Sometimes, when I am running an emacs process (either started withemacs -nw or emacsclient -nw with an emacs server daemon), I would like to edit a system file. Can I acquire root privilege without restarting emacs with sudo?

If I am using an emacs process started with emacsclient -nw, do I need to restart the emacs server process with sudo, i.e. sudo emacs --daemon?

Without restarting emacs server with sudo, is it possible to start emacs client with sudo? I can't find a solution:

$ ps aux | grep emacs
t         3235  0.0  0.3 398732 24904 ?        Ssl  Mar31   0:00 emacs --daemon

$ sudo emacsclient -nw /etc/profile
[sudo] password for t: 
emacsclient: can't find socket; have you started the server?
To start the server in Emacs, type "M-x server-start".
emacsclient: No socket or alternate editor.  Please use:

    --server-file      (or environment variable EMACS_SERVER_FILE)
    --alternate-editor (or environment variable ALTERNATE_EDITOR)
  • I have found that other post, I think it answers your question: emacs.stackexchange.com/questions/52/… Executive resume: use /sudo::filename or /su::filename. Commented Apr 1, 2018 at 15:02
  • While this link may answer the question, it is better to include the essential parts of the answer here and provide the link for reference. Link-only answers can become invalid if the linked page changes. - From Review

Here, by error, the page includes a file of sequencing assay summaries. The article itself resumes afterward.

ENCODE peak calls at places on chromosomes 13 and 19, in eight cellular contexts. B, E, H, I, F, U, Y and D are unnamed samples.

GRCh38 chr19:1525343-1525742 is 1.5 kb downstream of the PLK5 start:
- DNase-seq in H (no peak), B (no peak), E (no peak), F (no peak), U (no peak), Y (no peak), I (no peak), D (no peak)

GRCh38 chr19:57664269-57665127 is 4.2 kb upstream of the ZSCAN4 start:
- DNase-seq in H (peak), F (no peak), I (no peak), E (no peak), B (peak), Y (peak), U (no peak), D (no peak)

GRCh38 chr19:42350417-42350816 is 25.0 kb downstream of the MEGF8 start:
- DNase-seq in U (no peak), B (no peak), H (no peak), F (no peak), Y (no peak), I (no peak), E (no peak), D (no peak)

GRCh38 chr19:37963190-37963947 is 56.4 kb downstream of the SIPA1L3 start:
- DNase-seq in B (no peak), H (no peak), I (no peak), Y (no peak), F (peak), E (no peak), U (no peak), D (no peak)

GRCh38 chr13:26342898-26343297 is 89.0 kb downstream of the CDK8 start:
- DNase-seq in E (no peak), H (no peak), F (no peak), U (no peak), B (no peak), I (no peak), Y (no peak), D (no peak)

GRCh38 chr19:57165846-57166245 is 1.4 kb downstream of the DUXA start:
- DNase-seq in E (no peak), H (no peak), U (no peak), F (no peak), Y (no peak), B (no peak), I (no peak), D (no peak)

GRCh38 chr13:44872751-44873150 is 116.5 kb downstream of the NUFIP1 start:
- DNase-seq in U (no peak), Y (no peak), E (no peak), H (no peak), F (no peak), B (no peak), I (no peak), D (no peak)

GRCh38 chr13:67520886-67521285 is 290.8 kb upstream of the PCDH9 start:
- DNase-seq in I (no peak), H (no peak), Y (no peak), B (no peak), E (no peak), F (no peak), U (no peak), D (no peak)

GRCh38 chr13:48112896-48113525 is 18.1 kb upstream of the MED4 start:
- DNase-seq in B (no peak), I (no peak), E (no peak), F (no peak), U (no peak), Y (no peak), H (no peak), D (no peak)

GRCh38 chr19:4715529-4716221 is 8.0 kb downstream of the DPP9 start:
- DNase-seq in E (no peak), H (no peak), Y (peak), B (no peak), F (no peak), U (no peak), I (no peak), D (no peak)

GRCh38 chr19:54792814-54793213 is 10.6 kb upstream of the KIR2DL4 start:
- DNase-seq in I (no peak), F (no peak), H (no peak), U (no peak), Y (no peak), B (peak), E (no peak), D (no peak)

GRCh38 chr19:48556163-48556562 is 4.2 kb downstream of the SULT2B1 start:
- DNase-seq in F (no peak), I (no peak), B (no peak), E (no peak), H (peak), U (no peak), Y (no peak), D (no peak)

– Drew
    Commented Apr 1, 2018 at 16:10

2 Answers 2


With a Tramp method:

C-x C-f /sudo::/your/system/file/here

That is just add the prefix "/sudo::" before your file and Emacs will ask you your sudo password. :-)

  • Thanks. Does sudo only apply to the system file specified in the same line, and not to the files to be opened in the future?
    – Tim
    Commented Apr 1, 2018 at 15:14
  • @Tim: Welcome, It works only for files with the "/sudo::" prefix. Commented Apr 1, 2018 at 15:23

You should checkout this page of DOOM. There is a function which does this:

(defun doom/sudo-find-file (file)
  "Open FILE as root."
   (list (read-file-name "Open as root: ")))
  (find-file (if (file-writable-p file)
               (concat "/sudo:root@localhost:" file))))

I tested it on archlinux and it works. Before finding the file you are prompted for your root password. I haven't tested it on mac.

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